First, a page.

The current high capital costs of solar power stations can be reduced by gridlocked 100 MW sized Very Large Scale Solar Photovoltaic or Solar Thermal Power Stations. In the very near future, breakthroughs in nanotechnologies promise significant increase in solar cell efficiencies from current 15% values to over 50% levels. These would in turn reduce the cost of solar energy production. Our science laboratories should mount an Research & Development Programme for developing high efficiency CNT based Photo Voltaic Cells.

We thus need to embark on a major national programme in solar energy systems and technologies, for both large, centralised applications as well as small, decentralised requirements concurrently, for applications in both rural and urban areas."

Municipal Waste, Energy Efficiency and Bio-diesel

He also spoke of the potential for power generation from municipal waste: "Today, two plants are operational in India, each plant generating 6.5 MW of electric power. Studies indicate that as much as 5800 MW of power can be generated by setting up 900 electric power plants spread over in different parts of the country, which can be fueled by municipal waste."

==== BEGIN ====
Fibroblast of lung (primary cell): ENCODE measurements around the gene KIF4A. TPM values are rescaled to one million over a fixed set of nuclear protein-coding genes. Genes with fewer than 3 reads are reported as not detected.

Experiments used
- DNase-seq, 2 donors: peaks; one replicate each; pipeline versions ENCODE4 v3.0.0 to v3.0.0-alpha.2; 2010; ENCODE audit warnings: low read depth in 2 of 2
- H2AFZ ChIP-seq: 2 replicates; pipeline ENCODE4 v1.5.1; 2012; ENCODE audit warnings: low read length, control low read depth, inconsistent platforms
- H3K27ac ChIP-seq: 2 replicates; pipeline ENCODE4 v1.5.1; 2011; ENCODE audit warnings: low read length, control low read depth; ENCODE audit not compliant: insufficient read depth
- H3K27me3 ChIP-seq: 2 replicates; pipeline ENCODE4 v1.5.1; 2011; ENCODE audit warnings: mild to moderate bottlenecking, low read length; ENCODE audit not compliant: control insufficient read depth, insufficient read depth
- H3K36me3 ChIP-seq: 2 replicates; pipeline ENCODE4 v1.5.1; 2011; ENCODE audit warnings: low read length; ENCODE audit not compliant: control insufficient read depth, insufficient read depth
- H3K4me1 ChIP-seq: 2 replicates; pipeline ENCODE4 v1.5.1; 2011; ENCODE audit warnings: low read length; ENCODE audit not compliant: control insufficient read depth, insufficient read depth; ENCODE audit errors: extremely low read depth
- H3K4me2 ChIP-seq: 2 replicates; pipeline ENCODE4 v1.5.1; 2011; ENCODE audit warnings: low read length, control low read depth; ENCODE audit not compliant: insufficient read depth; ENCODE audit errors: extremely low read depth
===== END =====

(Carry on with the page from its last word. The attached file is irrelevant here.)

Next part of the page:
Transmission losses, which encompass power theft, came in for special mention. The President pointed out that reducing these losses from 30-40% to 15% will save as much power as Rs 70,000 crores (about $15 bn) worth of investment can produce.

He also repeated his Republic Day commitment to bio-fuels, pointing out that India can produce 60 million tonnes of bio-fuels annually. Interestingly again he did not mention ethanol. When he spoke about the full economic cycle, the phases were conspiciously those for the bio-diesel cycle.

Nuclear Power

In the only disappointing aspect for the greens, he also stressed on ramping up on the nuclear power front. His stance however moves away slightly from the US' potential "helping hand". The President stressed the need to build Thorium-based reactors because India has good reserves of the metal.